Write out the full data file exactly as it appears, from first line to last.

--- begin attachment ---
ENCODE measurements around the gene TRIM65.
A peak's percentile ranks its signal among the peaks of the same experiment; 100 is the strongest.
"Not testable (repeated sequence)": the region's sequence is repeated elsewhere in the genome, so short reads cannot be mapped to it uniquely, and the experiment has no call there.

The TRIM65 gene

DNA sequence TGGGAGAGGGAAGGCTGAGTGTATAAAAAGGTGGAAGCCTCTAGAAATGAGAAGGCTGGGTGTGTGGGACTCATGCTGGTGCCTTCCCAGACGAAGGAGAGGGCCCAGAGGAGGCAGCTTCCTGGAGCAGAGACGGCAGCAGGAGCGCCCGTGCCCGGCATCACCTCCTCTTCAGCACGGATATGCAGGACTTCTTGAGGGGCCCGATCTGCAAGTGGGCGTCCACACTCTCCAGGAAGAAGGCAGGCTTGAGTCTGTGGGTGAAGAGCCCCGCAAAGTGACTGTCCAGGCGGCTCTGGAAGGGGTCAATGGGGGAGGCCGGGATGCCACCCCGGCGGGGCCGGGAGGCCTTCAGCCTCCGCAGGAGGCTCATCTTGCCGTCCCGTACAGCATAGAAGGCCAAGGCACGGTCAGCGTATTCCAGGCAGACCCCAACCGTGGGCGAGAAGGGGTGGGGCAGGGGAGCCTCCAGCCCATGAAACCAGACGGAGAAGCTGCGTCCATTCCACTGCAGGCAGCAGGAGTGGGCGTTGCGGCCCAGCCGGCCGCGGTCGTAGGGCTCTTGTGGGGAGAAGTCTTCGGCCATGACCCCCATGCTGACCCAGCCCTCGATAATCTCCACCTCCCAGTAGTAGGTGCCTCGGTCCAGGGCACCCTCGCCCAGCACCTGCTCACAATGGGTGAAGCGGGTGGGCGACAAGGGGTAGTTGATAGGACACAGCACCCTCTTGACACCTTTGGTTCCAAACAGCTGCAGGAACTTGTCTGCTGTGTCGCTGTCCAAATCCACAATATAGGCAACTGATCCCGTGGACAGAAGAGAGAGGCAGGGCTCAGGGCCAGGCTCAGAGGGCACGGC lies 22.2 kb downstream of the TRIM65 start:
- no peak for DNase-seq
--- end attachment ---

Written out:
ENCODE measurements around the gene TRIM65.
A peak's percentile ranks its signal among the peaks of the same experiment; 100 is the strongest.
"Not testable (repeated sequence)": the region's sequence is repeated elsewhere in the genome, so short reads cannot be mapped to it uniquely, and the experiment has no call there.

The TRIM65 gene

DNA sequence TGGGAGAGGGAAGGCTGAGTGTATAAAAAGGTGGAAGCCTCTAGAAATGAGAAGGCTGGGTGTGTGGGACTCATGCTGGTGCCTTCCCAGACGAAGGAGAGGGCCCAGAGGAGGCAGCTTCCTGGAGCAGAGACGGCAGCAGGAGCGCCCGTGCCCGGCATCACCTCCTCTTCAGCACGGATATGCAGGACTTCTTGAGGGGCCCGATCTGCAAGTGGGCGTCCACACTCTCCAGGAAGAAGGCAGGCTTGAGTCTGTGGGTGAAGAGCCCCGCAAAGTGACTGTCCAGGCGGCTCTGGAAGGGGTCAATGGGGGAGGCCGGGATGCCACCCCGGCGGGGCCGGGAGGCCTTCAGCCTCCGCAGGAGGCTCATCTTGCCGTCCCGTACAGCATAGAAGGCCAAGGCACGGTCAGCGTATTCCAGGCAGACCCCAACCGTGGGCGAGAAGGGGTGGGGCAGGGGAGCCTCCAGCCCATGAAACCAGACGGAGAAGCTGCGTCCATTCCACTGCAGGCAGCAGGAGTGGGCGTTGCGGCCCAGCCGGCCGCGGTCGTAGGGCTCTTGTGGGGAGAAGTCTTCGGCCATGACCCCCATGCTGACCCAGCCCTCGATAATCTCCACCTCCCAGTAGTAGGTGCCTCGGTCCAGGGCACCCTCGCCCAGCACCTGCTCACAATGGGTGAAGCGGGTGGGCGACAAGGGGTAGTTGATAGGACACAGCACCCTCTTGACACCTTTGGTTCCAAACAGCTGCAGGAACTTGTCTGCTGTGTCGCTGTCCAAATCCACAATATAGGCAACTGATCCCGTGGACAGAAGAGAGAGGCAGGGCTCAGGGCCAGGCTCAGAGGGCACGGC lies 22.2 kb downstream of the TRIM65 start:
- no peak for DNase-seq